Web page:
Understanding Slice Symbols

I need a good explanation of the Python slice symbol (the reference is a plus sign).

For me, this notation requires some attention.

It looks very powerful, but I don't fully understand it yet.

#1st floor

In Python 2.7

Slice with Python

[a:b:c]

len = length of string, tuple or list

c -- default is +1. The sign of c indicates forward or backward, absolute value of c indicates steps. Default is forward with step size 1. Positive means forward, negative means backward.

a --  When c is positive or blank, default is 0. When c is negative, default is -1.

b --  When c is positive or blank, default is len. When c is negative, default is -(len+1).

Understanding index allocation is important.

In forward direction, starts at 0 and ends at len-1

In backward direction, starts at -1 and ends at -len

When you say [a:b:c], what you are saying is based on the symbol of C (forward or backward), starting with a and ending with B (excluding the element at the bth index).Using the index rules above, keep in mind that you will only find elements in this range:

-len, -len+1, -len+2, ..., 0, 1, 2,3,4 , len -1

But this range can continue indefinitely in both directions:

...,-len -2 ,-len-1,-len, -len+1, -len+2, ..., 0, 1, 2,3,4 , len -1, len, len +1, len+2 , ....

For example:

             0    1    2   3    4   5   6   7   8   9   10   11
             a    s    t   r    i   n   g
    -9  -8  -7   -6   -5  -4   -3  -2  -1

If your choice of a, b, and c allows you to use the rules of a, b, and c above to iterate over the range above, you will get a list of elements (touched during the iteration), or you will get an empty list.

Last thing: If a and b are equal, you will also get an empty list:

>>> l1
[2, 3, 4]

>>> l1[:]
[2, 3, 4]

>>> l1[::-1] # a default is -1 , b default is -(len+1)
[4, 3, 2]

>>> l1[:-4:-1] # a default is -1
[4, 3, 2]

>>> l1[:-3:-1] # a default is -1
[4, 3]

>>> l1[::] # c default is +1, so a default is 0, b default is len
[2, 3, 4]

>>> l1[::-1] # c is -1 , so a default is -1 and b default is -(len+1)
[4, 3, 2]


>>> l1[-100:-200:-1] # Interesting
[]

>>> l1[-1:-200:-1] # Interesting
[4, 3, 2]


>>> l1[-1:-1:1]
[]


>>> l1[-1:5:1] # Interesting
[4]


>>> l1[1:-7:1]
[]

>>> l1[1:-7:-1] # Interesting
[3, 2]

>>> l1[:-2:-2] # a default is -1, stop(b) at -2 , step(c) by 2 in reverse direction
[4]

#2nd floor

Index:
      ------------>
  0   1   2   3   4
+---+---+---+---+---+
| a | b | c | d | e |
+---+---+---+---+---+
  0  -4  -3  -2  -1
      <------------

Slice:
    <---------------|
|--------------->
:   1   2   3   4   :
+---+---+---+---+---+
| a | b | c | d | e |
+---+---+---+---+---+
:  -4  -3  -2  -1   :
|--------------->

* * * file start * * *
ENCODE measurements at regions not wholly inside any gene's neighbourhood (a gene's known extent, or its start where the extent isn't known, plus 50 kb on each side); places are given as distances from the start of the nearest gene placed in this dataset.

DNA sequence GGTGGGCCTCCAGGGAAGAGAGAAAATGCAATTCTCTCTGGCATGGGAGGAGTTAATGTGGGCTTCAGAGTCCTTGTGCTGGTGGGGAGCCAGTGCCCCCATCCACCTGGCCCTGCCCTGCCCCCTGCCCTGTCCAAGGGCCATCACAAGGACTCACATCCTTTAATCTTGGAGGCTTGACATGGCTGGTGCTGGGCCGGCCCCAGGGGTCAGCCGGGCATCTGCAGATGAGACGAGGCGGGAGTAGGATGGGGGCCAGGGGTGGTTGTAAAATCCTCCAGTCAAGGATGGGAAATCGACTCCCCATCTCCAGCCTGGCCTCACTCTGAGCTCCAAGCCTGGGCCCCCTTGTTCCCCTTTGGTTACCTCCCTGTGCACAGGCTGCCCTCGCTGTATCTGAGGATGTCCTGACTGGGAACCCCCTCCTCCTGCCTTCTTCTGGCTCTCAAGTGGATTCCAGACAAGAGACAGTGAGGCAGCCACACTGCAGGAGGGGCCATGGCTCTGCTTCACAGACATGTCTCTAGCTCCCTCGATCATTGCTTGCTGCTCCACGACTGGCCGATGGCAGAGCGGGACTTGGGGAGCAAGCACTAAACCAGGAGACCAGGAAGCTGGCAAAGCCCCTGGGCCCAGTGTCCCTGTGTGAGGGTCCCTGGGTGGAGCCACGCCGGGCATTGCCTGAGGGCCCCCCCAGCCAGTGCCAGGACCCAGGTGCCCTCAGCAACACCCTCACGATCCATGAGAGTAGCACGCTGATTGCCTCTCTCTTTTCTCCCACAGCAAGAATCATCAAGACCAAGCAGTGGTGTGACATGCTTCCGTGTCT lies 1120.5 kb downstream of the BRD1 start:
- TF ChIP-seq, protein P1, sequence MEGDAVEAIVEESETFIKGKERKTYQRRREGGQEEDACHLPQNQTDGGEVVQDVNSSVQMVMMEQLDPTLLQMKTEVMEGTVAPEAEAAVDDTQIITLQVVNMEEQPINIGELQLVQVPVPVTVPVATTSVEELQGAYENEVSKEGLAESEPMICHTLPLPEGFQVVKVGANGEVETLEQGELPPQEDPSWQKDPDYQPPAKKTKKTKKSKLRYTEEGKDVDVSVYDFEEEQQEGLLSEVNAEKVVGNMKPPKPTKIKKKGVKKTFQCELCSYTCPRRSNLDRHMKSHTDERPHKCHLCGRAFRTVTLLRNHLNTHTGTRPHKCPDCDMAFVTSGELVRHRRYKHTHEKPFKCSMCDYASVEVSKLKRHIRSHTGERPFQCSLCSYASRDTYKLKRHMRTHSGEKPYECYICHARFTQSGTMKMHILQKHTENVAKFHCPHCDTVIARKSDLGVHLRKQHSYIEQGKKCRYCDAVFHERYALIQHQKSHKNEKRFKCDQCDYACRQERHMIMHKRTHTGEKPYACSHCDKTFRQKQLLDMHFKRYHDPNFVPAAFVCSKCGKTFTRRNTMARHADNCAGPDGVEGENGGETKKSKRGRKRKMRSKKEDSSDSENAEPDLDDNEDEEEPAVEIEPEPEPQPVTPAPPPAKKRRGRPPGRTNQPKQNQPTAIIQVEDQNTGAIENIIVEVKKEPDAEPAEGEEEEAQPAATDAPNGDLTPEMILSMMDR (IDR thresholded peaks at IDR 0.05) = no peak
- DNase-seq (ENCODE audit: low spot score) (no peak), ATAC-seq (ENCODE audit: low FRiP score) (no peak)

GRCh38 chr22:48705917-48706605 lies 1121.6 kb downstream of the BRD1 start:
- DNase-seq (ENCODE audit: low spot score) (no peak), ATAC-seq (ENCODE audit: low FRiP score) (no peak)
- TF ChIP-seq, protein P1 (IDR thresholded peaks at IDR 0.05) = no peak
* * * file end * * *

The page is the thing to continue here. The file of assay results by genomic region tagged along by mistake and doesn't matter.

<---------------|

I hope this will help you model lists in Python.

Reference resources: http : //wiki.python.org/moin/MovingToPythonFromOtherLanguages

#3rd floor

You can also use slice assignment to remove one or more elements from the list:

r = [1, 'blah', 9, 8, 2, 3, 4]
>>> r[1:4] = []
>>> r
[1, 2, 3, 4]

#4th floor

Python Slice Symbol:

a[start:end:step]
  • For start and end, negative values are interpreted as relative to the end of the sequence.
  • The positive end index indicates the position after the last element to be included.
  • The default values for blank values are as follows: [+0:-0:1].
  • Using negative steps reverses the interpretation of start and end

The symbol extends to (numpy) matrices and multidimensional arrays.For example, to slice an entire column, you can use:

m[::,0:2:] ## slice the first two columns

Slices contain references to array elements, not copies.If you want to create a separate copy of the array, you can use deepcopy() .

#5th floor

Often, writing code with many hard-coded index values can lead to confusion in readability and maintenance.For example, if you return the code a year later, you'll look at it and want to know what you think when you write it.The solution shown is just a way to get a clearer picture of how the code actually works.Typically, a built-in slice () creates a slice object that can be used anywhere a slice is allowed.For example:

>>> items = [0, 1, 2, 3, 4, 5, 6]
>>> a = slice(2, 4)
>>> items[2:4]
[2, 3]
>>> items[a]
[2, 3]
>>> items[a] = [10,11]
>>> items
[0, 1, 10, 11, 4, 5, 6]
>>> del items[a]
>>> items
[0, 1, 4, 5, 6]

If you have a slice instance s, you can get more information about it by looking at its s.start, s.stop, and s.step properties, respectively.For example:

>>> a = slice(10, 50, 2) >>> a.start 10 >>> a.stop 50 >>> a.step 2 >>>

Tags: Python

Posted on Tue, 03 Dec 2019 18:23:37 -0500 by ubuntu-user